My daughter loves music. She jubilantly shouts requests at me from the backseat of the car, or the tub, or her crib –
– “Jumpin’!” = See How I’m Jumping Jumping Jumping (A fave from her music class)
– “Come!” = She’ll Be Comin’ Round the Mountain
– “Be Back!” = Bring Back My Bonny to Me
She’s literally never once asked me what I feel like listening to. Unbelievable.
Image from http://www.3rtherapies.co.uk/music.htm
It brings me an incredible amount of joy to hear her sing, see her smile and bop…but guys, I’m living in a black hole of kid’s music. I didn’t fully realize this until this past week. I found an artist that I love. Someone I hadn’t listened to before, and whose songs are not familiar to me. His lyrics are dark and hopeful and human and twisty. Songs about sex and religion and longing and sweetness and desperation. They took root in my soul and inspired me.
It was kind of a revelation: “Oh my god, I love music.”
I realized that most of what I read, watch, and listen to right now all speaks to the “Mom” piece of my identity. I LOVE that piece of my identity. It’s awesome and bright and strong – but it’s not the whole thing. I actually lived a bunch of years before having a kid and those years were filled with really compelling music and poetry and books and movies.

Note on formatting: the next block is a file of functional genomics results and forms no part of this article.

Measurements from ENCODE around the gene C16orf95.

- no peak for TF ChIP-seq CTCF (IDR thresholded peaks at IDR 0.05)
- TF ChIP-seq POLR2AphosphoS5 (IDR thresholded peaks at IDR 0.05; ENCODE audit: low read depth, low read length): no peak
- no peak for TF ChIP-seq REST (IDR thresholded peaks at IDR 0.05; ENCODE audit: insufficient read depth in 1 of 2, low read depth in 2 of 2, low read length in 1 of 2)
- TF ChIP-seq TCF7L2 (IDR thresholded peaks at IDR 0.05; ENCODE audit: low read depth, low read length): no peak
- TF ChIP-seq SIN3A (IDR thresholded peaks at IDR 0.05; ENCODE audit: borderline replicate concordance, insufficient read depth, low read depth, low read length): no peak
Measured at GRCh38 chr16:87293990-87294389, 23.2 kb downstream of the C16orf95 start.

It got me thinking about making space for the other stuff, and how I should go about doing that. It’s important for me to be as whole a person as I can be, and I think feeding the creative soul is a piece of that.
Lately I’ve been reading a few articles about people who are at war with the term “Mommy”. I agree that it’s jarring to be so completely categorized all the time – but on the other hand, being a mom is a huge deal that’s awesome and takes over your life. I don’t mind it at all. I’m such a mom. All that, in my opinion, is great as long as you nurture the whole person – it’s not an either or as far as I can tell.
I’m going to try (try is all I can do) to make the time to put on headphones and read books that feature story elements other than the alphabet and puppies – at least sometimes.